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Blog Housekeeping & Changes

It occurred to me the other day that I’ve been running this blog now for over 10 years! This is the second iteration, as the first was lost in a server crash shortly after it went live. (Wasn’t so good with backups back then!). In that time the traffic to the blog has grown exponentially, who’d have thought that people would actually like reading most of the waffle that comes out of my brain! ๐Ÿ˜‰

2020 Stats
2020 Stats

It seems the global Covid-19 Pandemic actually had an effect on my visitor numbers as well.

At the moment things are becoming a little cluttered on the back end, and there are a few errors that need sorting on the front end – thanks to some of my readers for pointing some of those out!

Site Theming

I’ve also been using the same theme for most of that time, but it’s beginning to show now with many updates over the years, and no updates to the theme code, that I’m going to start having some issues with the next versions of PHP, so this will have to change. This does join up with another project I have going, for a small webshop. The current theme unfortunately isn’t compatible with the most popular WordPress commerce plugins.

Broken Downloads

Thanks again to my readers for catching this one! It seems most of the downloads on the site have become broken, although I’m not sure why. I have changed over the Download plugin, and I am in the process of slowly moving over the shortcodes to the new system, so they will all be operational again.

On-Disk Size

Over the last decade or so of running, this blog has grown massively in size on disk – the usage currently stands at around 80GB. I really do need to reduce this footprint, so some time will have to be taken going through the backend filesystem to prune out any crap.

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Failed GU10 LED Lamp Teardown

GU10 LED Lamp
GU10 LED Lamp

Here’s a recently failed 5W GU10 lamp, which is completely dead – not even a single LED still shining.

Markings
Markings

According to the markings, this lamp draws 50mA at 230v & outputs 345 lumens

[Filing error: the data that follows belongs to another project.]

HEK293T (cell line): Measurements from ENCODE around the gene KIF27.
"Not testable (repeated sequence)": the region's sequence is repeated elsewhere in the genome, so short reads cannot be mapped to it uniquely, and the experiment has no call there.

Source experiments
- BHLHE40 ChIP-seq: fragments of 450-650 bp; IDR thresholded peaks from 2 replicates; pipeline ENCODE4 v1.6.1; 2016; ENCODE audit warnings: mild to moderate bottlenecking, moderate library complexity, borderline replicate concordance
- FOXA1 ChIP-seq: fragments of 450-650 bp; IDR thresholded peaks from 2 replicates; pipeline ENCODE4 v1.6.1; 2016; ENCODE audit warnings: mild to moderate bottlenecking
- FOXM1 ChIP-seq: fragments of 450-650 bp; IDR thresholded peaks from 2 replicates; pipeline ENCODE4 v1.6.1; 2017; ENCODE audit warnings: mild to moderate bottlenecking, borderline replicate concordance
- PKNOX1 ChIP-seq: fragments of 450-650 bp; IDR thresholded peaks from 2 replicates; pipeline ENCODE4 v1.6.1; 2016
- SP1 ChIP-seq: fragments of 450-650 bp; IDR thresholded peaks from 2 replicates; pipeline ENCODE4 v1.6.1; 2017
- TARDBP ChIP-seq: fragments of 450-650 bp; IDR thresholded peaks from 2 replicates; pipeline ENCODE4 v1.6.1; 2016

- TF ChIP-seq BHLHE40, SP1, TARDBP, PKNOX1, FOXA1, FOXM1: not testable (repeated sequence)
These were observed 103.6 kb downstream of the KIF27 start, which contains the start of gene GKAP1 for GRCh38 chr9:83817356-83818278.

Lens Removed
Lens Removed

After popping the lens off the body, the failure mode is obvious. The top right LED has the Black Spot Of Death, where one of the LED dies has catastrophically failed in service. As these lamps usually have all the multi-die LEDs in series, a single failure will cause the lamp to totally fail. Running LEDs hard, with little cooling is a common cause of this kind of failure. There isn’t much in the way of heatsinking in this lamp, as the outer casing is plastic, and even though the LEDs are soldered to an aluminium cored PCB, the only other heatsink is the aluminium base for the PCB, which is in contact with the outer plastic.

PSU
PSU

Removing the LED board & backing plate allows access to the power supply in the rear of the lamp. There’s no switching supply in this one, just a large film capacitor.

Capacitive Dropper
Capacitive Dropper

Snipping the pins off the back allows the PCB to be removed, exposing the capacitive dropper from the mains. The output electrolytic cap has also failed on this board, as can be seen from the opened vent on the top.

PCB Reverse
PCB Reverse

There isn’t much on the back side of the board, apart from the bridge rectifier & a couple of resistors.

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R-134a Refrigerant Analyser Module Exploration